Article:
Pieter Hintjens has uploaded on vimeo the talk on ZeroMQ and open source he gave at CERN on 27 June 2013. I warmly suggest you to watch it. It is longish, but it is worthy.
He says ZeroMQ is designed around a protocol, that originally was just about framing the message sent around, and then it expanded adding versioning information and security.
Than he says how important are patterns (Pub-Sub, Req-Rep, Pipeline ...) that are wrapped in sockets, giving an easy to use approach, and robustness, to the framework.
Bindings are important, because they make ZeroMq available on many different platforms, and they help building a strong programming community. As it helps the licensing policy, designed expressly to take advantage of the open source market.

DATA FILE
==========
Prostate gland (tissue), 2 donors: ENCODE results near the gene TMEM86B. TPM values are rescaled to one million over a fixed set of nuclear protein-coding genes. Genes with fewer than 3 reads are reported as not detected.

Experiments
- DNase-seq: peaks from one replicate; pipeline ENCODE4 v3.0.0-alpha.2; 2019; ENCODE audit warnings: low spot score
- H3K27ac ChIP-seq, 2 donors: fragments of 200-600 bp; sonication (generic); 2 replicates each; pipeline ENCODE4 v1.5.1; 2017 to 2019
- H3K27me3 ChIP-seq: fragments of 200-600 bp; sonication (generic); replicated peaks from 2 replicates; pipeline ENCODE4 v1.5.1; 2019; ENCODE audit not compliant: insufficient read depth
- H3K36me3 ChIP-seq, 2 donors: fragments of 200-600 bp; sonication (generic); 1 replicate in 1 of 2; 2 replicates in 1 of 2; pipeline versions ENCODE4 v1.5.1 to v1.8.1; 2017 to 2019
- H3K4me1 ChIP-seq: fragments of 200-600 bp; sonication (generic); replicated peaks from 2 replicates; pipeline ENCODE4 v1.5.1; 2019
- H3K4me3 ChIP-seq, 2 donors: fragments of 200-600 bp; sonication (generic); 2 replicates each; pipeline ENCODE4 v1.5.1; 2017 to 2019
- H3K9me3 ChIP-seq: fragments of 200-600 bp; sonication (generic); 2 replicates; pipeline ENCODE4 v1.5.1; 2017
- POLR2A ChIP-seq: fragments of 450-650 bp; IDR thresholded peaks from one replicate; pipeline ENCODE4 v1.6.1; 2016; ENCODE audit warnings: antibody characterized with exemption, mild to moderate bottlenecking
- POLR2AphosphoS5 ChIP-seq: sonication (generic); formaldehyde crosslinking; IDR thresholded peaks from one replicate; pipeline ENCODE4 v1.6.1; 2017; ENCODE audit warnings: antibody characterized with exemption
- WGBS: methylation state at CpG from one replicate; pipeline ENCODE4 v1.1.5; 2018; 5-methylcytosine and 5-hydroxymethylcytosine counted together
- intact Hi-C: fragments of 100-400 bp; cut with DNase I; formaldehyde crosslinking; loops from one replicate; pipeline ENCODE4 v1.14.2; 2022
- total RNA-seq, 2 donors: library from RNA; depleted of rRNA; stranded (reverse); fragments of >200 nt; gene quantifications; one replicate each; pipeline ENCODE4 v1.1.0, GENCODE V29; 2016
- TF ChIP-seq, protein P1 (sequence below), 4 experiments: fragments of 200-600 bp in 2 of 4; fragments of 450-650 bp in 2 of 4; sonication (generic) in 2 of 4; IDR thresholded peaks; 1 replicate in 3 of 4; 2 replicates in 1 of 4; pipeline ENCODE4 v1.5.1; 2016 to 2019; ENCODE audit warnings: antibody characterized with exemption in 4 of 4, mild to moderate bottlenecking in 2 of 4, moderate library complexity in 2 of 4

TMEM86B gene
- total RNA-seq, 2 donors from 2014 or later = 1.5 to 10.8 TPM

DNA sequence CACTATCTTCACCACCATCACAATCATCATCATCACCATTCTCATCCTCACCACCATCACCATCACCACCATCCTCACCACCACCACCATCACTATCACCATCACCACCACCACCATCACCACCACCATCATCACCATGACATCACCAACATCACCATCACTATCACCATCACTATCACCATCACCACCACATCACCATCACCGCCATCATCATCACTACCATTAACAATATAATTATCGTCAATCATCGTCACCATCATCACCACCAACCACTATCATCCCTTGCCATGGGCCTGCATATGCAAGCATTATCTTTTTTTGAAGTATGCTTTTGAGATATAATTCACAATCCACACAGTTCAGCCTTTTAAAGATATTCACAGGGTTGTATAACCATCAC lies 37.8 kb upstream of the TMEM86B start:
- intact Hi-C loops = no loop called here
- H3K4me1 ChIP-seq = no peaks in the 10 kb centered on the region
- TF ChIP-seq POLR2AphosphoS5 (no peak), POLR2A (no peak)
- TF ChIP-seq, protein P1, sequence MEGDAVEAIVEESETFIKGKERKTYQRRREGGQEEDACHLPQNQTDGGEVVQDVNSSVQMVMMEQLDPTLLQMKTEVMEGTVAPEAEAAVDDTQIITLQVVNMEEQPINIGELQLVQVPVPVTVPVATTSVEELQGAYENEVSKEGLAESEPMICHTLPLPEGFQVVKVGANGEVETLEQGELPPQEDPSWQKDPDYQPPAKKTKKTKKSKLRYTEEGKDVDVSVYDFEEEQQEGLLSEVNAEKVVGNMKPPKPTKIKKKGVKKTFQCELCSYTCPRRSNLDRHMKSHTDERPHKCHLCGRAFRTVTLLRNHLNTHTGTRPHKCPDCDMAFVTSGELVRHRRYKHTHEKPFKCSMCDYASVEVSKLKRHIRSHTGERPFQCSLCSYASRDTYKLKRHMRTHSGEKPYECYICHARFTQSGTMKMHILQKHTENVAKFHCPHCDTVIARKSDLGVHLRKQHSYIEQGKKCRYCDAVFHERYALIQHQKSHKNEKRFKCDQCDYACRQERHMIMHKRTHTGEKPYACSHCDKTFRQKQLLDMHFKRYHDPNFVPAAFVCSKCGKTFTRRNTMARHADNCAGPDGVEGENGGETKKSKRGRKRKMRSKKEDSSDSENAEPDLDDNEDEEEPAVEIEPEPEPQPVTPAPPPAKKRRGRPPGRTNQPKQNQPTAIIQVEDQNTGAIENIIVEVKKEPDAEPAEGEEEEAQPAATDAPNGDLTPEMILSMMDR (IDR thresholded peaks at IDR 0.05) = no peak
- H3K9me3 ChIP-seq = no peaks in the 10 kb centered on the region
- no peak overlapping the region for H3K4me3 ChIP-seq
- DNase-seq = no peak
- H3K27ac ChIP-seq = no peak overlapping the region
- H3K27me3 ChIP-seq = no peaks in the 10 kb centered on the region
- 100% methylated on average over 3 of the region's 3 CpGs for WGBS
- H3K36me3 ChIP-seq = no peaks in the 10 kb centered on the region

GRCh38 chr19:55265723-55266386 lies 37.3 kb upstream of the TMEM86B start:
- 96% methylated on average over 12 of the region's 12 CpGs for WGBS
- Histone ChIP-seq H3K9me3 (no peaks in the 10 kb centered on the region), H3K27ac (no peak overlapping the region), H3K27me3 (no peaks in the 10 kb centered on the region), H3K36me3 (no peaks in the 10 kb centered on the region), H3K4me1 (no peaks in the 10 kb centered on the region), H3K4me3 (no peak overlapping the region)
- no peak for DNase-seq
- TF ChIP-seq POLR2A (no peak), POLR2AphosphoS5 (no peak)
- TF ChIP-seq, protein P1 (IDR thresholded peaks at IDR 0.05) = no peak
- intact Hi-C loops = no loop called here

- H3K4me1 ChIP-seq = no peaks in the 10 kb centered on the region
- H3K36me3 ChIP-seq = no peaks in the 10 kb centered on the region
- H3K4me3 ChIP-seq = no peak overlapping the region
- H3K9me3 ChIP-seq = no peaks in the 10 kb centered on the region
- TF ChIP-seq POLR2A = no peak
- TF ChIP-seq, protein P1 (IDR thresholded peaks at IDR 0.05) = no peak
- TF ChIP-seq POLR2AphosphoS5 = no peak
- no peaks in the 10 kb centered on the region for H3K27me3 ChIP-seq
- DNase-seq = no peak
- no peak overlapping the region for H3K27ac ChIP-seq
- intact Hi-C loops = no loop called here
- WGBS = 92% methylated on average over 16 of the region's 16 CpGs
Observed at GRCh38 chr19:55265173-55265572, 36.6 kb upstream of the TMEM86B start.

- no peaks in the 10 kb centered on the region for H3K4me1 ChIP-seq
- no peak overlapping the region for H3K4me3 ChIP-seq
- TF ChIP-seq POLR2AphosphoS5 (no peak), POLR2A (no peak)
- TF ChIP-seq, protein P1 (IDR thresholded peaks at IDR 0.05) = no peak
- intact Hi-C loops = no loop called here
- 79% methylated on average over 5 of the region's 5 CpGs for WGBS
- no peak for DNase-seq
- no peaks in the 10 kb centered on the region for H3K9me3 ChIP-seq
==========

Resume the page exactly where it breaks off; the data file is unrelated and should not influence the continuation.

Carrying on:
The ZeroMQ's growth is based on contributions, anyone could contribute with its own code (through github pull request). But you should not break the API. The process is based on small changes, that should lead to a smooth migration to new versions.
A strong point is that people are more important than the code. The idea is that a project is a way of organizing people around a problem, so that they can interact to find solutions. Problems are important, because they lead to improvement.